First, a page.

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Monetary Business Cycle Accounting Analysis of Indian Economy


In this paper we quantitatively analyze the real and nominal frictions which have shaped up economic fluctuations in the past two decades for the Indian economy. Our results provide guidelines for building future structural models to replicate its business cycle properties, for both real and monetary variables. We use the Monetary Business Cycle Accounting framework (Sustek in Rev Econ Dyn 14(4):592–612, 2011; Chari et al. in Econometrica 75(3):781–836, 2007), and quarterly data from 1999–2017, which is a first for the Indian economy. We find that the distortions in efficiency and investment wedges capture most of the fluctuations in output, investment and hours worked. Up to half of consumption dynamics however are accounted for by the labor wedge. We also find that investment frictions have decreased but labor market frictions have increased over time, indicating reforms in financial sector making an impact and the need for reforms in labor markets. Taylor’s Rule wedge matches up to 50% of inflation, and interest rate is well accounted by the asset market wedge.

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Data Availability Statement

Public sources of data, discussed in text.

Code availability

Available on request.


  1. Note that for aggregate hours worked, our data on it is annual, hence we interpolate it to quarterly series and also do a robustness check using other methods, and our results stay consistent. We discuss this in more detail later.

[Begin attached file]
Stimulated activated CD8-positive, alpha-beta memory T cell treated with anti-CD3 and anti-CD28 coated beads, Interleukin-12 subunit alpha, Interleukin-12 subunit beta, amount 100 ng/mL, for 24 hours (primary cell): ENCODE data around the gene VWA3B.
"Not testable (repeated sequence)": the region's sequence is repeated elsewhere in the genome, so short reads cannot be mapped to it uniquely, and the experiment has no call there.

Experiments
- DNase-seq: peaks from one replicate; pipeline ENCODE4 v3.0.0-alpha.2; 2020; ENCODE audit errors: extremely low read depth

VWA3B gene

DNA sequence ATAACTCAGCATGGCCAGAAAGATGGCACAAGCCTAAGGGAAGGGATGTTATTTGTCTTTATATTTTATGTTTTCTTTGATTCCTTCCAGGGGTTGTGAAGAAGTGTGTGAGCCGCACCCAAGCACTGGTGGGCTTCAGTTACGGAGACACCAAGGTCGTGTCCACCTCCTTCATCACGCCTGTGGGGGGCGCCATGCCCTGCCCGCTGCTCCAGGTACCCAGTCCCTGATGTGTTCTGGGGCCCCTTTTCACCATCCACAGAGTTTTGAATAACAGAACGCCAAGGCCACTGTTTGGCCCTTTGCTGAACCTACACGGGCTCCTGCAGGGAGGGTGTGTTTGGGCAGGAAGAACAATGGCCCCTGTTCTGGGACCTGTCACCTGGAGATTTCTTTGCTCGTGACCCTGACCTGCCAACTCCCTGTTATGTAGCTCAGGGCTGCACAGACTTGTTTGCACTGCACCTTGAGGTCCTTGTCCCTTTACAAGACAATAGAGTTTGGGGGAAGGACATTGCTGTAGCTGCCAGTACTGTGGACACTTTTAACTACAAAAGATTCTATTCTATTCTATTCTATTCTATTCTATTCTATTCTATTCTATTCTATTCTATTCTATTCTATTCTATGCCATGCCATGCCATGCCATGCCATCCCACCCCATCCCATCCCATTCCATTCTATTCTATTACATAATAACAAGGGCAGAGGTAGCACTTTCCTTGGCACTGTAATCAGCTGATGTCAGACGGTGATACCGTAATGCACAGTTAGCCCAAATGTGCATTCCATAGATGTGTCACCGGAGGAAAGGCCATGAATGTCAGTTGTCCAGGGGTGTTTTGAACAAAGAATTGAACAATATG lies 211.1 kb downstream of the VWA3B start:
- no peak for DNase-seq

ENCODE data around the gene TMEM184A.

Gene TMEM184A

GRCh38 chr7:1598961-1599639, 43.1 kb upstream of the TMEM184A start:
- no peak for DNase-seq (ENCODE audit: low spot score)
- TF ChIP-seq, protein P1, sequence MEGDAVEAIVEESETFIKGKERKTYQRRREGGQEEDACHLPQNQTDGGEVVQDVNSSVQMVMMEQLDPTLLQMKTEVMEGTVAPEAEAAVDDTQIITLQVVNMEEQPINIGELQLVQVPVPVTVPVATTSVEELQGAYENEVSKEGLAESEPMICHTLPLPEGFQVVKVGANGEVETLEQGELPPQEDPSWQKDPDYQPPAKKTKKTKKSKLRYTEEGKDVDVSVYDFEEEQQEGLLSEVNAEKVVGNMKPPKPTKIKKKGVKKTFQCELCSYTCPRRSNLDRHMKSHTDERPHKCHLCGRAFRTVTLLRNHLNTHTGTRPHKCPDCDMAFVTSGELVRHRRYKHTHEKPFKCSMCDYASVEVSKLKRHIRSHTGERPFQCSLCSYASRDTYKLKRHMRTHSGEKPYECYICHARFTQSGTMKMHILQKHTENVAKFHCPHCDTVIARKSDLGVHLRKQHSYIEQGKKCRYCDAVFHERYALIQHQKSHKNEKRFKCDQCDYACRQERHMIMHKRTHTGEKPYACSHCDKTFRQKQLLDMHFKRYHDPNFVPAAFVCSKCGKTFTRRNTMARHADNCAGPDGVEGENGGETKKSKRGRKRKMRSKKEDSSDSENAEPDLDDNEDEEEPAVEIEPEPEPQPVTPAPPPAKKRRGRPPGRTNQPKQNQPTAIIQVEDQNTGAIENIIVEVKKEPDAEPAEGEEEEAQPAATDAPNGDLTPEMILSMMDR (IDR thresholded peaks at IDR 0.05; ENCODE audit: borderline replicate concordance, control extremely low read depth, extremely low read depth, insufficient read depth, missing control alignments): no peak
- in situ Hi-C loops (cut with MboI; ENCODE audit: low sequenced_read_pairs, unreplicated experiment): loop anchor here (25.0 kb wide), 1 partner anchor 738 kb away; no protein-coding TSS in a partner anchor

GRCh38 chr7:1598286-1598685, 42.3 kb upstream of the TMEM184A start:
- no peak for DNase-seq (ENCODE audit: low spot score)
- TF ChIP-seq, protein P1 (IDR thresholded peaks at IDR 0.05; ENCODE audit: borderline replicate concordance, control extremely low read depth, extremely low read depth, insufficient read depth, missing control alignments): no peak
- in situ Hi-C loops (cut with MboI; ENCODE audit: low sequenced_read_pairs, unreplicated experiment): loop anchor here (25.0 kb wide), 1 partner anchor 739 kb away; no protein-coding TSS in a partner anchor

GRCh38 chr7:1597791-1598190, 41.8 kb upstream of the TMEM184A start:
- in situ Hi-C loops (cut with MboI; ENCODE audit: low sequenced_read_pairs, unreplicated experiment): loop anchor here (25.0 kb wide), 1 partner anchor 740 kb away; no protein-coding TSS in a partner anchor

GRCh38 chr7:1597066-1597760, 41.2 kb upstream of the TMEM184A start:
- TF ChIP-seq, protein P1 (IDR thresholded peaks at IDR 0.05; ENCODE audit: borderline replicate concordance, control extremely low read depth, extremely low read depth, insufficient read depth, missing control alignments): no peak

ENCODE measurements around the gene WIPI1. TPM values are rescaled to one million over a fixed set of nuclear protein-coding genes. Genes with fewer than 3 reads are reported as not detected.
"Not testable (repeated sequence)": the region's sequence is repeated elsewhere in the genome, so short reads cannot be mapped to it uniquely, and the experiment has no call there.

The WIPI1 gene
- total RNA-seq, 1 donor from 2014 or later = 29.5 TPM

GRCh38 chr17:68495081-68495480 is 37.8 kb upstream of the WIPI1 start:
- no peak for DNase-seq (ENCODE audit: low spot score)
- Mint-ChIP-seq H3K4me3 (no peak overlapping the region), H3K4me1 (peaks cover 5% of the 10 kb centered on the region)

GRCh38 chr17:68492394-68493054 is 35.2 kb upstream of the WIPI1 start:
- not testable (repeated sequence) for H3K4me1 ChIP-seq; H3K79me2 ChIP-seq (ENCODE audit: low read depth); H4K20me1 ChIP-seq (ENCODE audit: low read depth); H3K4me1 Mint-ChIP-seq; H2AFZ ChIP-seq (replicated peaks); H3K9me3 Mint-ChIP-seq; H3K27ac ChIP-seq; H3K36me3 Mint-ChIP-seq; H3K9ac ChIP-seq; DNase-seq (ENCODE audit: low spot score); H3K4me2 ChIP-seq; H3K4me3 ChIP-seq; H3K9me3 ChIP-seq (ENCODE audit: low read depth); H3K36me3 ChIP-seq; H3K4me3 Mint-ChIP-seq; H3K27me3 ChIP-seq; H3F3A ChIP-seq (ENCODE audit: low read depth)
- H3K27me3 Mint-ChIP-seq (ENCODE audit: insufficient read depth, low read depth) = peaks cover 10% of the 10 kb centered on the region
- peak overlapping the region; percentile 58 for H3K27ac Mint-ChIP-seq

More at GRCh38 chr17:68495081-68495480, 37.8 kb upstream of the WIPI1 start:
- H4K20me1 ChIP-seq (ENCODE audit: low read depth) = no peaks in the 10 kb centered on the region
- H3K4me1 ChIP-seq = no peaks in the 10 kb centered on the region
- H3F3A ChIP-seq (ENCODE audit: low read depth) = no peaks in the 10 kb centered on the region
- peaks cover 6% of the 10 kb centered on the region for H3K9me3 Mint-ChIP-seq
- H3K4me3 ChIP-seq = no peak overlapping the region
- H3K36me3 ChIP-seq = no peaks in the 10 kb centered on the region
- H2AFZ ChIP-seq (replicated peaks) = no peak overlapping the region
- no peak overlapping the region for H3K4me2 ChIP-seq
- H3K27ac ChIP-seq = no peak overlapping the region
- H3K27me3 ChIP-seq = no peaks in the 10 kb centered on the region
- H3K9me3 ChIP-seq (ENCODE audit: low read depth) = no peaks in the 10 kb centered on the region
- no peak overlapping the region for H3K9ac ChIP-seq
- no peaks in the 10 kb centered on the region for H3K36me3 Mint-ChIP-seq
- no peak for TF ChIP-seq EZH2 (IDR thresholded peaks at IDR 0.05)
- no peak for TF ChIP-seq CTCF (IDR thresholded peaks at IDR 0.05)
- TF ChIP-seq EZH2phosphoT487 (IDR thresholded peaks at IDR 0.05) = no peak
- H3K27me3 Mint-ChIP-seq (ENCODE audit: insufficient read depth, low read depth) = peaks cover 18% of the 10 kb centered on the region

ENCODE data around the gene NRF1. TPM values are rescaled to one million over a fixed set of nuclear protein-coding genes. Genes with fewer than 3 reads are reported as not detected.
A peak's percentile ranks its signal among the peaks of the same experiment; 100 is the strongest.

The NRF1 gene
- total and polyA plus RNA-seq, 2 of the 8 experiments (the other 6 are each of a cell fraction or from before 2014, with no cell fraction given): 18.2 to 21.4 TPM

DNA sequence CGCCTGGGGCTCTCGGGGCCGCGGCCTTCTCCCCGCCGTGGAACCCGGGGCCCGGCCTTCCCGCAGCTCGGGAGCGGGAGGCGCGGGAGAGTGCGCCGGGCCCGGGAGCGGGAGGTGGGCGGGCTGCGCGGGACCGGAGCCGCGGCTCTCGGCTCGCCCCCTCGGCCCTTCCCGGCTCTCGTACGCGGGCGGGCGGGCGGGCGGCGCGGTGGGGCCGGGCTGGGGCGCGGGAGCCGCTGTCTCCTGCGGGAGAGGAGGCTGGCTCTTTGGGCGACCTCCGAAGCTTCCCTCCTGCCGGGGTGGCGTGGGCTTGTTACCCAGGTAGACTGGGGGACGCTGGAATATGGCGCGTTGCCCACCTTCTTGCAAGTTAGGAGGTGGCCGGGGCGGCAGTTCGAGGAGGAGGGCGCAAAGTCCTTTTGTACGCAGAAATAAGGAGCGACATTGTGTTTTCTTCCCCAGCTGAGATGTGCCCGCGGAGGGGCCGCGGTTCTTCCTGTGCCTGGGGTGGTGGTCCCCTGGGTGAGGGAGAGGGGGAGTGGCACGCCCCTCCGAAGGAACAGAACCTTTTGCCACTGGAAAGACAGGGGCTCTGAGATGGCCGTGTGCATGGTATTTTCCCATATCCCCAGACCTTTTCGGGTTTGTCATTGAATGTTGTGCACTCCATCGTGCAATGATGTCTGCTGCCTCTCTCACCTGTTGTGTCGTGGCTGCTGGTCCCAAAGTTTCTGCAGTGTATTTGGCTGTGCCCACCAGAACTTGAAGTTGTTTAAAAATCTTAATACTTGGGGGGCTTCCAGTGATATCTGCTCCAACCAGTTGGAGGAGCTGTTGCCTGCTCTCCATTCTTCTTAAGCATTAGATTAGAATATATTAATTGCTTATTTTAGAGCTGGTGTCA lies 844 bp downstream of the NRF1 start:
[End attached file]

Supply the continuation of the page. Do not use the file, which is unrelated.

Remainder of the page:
2. Unpublished, available at

  3. Available at

  4. Results are similar if we assume 10 working hours in a day.

  5. We carry out some robustness checks in the last section on hours worked.

  6. Unpublished, available at

  7. We borrow the MATLAB codes for Bayesian analysis from Herbst and Schorfheide (2015).

  8. Shah (2015, Unpublished, available at mention that: ”From 2004–2005 to 2007–2008, bank credit rose by roughly 15 percentage points of GDP. “Industrial credit” expanded 2.61 times in this boom. Loans in one field, infrastructure and construction, expanded by 4.07 times, while the remainder of industrial credit expanded by 2.3 times.”

  9. In Table 8 we ignore the nominal wedges in calculating the decomposition results, since these wedges do not explain any part of the real observables as can be seen from the one-wedge on graphs. For example, in Fig. 3 for output, nominal wedges are essentially just straight lines, thus any value in the decomposition for them via the formula is artificial. In another paper we are working on where we include a simple banking sector with the standard monetary business cycle accounting setup, and in that paper the nominal wedges explain real variables.

  10. We also need to include small measurement errors via \(R_{o}=0.000025*ones(6)\).

  11. Standard deviations of inflation and wedge components of inflation: \(\sigma _{\pi }\) = 0.2796 \(\sigma _{\pi A}\) = 0.0215 \(\sigma _{\pi \tau _{l}}\) = 0.0200 \(\sigma _{\pi \tau _{x}}\) = 0.0098 \(\sigma _{\pi \tau _{b}}\) = 0.3612 \(\sigma _{\pi \tilde{R}}\) = 0.4684.

  12. See Viswanathan (2010).

  13. Here we introduce measurement errors by making \(R_{o}(3,3)!=0\), capturing measurement error in hours worked series.

  14. To save space we only show the decomposition results for observables Y, C, X, H with real wedges and with limited cases, results are similar in others.


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Correspondence to Kshitiz Mishra.

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Mishra, K., Chatterjee, P. Monetary Business Cycle Accounting Analysis of Indian Economy. J. Quant. Econ. 19, 471–491 (2021).

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  • Business Cycle Accounting
  • Frictions
  • Indian economy
  • Economic fluctuations
  • Wedges
  • Monetary

JEL Classification

  • E31
  • E32
  • E43